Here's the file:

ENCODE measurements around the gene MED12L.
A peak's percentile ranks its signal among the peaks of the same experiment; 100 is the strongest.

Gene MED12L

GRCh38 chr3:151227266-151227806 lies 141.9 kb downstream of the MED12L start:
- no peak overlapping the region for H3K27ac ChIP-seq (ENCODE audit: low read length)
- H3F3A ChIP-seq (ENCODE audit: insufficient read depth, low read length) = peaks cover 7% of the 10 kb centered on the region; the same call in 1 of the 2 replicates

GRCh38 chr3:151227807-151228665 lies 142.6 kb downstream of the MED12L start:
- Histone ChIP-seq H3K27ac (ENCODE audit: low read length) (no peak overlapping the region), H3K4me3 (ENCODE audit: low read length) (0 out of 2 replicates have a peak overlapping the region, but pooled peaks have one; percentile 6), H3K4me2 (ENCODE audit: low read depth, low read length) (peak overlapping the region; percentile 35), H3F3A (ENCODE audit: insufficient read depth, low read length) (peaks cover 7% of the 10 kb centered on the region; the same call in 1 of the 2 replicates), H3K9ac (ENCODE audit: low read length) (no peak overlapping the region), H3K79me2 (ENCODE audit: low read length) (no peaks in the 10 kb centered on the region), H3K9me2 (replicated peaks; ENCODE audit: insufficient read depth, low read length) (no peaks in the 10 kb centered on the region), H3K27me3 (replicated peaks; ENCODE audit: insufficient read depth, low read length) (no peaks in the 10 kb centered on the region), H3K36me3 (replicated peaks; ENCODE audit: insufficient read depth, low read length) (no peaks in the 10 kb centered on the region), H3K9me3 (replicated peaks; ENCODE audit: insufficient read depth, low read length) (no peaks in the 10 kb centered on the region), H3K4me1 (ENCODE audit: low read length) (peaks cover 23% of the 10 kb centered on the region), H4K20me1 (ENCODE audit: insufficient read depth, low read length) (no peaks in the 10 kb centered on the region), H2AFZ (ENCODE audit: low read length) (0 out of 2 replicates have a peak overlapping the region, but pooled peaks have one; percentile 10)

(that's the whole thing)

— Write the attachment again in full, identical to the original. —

ENCODE measurements around the gene MED12L.
A peak's percentile ranks its signal among the peaks of the same experiment; 100 is the strongest.

Gene MED12L

GRCh38 chr3:151227266-151227806 lies 141.9 kb downstream of the MED12L start:
- no peak overlapping the region for H3K27ac ChIP-seq (ENCODE audit: low read length)
- H3F3A ChIP-seq (ENCODE audit: insufficient read depth, low read length) = peaks cover 7% of the 10 kb centered on the region; the same call in 1 of the 2 replicates

GRCh38 chr3:151227807-151228665 lies 142.6 kb downstream of the MED12L start:
- Histone ChIP-seq H3K27ac (ENCODE audit: low read length) (no peak overlapping the region), H3K4me3 (ENCODE audit: low read length) (0 out of 2 replicates have a peak overlapping the region, but pooled peaks have one; percentile 6), H3K4me2 (ENCODE audit: low read depth, low read length) (peak overlapping the region; percentile 35), H3F3A (ENCODE audit: insufficient read depth, low read length) (peaks cover 7% of the 10 kb centered on the region; the same call in 1 of the 2 replicates), H3K9ac (ENCODE audit: low read length) (no peak overlapping the region), H3K79me2 (ENCODE audit: low read length) (no peaks in the 10 kb centered on the region), H3K9me2 (replicated peaks; ENCODE audit: insufficient read depth, low read length) (no peaks in the 10 kb centered on the region), H3K27me3 (replicated peaks; ENCODE audit: insufficient read depth, low read length) (no peaks in the 10 kb centered on the region), H3K36me3 (replicated peaks; ENCODE audit: insufficient read depth, low read length) (no peaks in the 10 kb centered on the region), H3K9me3 (replicated peaks; ENCODE audit: insufficient read depth, low read length) (no peaks in the 10 kb centered on the region), H3K4me1 (ENCODE audit: low read length) (peaks cover 23% of the 10 kb centered on the region), H4K20me1 (ENCODE audit: insufficient read depth, low read length) (no peaks in the 10 kb centered on the region), H2AFZ (ENCODE audit: low read length) (0 out of 2 replicates have a peak overlapping the region, but pooled peaks have one; percentile 10)